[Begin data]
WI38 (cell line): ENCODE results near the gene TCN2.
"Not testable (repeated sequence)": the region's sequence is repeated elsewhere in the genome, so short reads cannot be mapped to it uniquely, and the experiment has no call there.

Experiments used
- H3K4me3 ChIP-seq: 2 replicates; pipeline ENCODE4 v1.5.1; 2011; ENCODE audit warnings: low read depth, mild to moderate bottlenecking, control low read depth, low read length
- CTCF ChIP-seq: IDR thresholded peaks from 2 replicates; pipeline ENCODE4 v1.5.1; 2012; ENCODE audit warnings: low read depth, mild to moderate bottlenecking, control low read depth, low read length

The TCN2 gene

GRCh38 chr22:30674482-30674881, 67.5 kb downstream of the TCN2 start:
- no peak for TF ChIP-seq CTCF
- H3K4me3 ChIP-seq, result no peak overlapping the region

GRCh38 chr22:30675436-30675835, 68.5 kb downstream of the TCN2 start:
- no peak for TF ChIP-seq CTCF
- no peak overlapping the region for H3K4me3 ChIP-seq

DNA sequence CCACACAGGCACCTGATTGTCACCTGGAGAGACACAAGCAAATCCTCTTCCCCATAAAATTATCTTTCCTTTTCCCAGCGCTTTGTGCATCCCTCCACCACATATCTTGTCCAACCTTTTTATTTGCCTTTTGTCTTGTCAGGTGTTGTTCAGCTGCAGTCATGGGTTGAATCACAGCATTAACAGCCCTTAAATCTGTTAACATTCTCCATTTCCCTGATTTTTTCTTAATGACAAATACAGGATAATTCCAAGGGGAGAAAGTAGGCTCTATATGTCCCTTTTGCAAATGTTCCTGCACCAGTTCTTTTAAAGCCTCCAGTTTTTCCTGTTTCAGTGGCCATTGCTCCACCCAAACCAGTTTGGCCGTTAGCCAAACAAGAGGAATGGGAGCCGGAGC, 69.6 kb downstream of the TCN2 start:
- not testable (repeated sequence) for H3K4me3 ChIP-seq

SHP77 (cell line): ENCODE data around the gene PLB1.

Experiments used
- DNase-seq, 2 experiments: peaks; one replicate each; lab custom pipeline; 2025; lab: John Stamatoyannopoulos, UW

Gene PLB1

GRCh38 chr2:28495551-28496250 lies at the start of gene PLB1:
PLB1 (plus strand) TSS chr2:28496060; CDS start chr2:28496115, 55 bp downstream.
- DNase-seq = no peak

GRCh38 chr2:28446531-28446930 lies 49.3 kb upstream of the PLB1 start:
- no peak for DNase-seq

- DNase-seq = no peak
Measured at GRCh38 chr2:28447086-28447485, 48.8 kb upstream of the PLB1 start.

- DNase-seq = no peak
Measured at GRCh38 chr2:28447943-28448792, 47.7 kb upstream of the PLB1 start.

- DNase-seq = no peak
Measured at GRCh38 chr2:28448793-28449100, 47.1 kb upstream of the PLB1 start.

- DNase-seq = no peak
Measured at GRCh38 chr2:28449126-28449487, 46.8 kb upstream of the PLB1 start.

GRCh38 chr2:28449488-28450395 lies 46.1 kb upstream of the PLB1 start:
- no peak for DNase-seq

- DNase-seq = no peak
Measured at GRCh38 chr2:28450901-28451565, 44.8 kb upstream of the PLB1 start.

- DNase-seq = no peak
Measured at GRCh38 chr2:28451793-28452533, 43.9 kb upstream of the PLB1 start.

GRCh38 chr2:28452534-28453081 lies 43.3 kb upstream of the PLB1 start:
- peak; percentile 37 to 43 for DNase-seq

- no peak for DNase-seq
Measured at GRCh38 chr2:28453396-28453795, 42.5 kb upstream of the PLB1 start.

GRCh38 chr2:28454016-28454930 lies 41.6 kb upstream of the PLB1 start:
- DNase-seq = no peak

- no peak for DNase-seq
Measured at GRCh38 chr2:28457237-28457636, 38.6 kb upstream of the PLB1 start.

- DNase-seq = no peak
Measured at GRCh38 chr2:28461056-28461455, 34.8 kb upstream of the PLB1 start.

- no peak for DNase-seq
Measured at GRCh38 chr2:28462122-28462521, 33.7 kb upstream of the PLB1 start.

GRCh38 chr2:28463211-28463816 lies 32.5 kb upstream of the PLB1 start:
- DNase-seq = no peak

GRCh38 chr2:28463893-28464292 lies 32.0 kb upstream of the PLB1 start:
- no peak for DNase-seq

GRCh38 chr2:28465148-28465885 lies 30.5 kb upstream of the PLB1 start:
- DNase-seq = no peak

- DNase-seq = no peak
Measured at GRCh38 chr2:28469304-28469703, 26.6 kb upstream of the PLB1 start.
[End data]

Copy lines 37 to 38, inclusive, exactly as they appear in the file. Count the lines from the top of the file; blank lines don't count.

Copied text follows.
Measured at GRCh38 chr2:28451793-28452533, 43.9 kb upstream of the PLB1 start.

GRCh38 chr2:28452534-28453081 lies 43.3 kb upstream of the PLB1 start: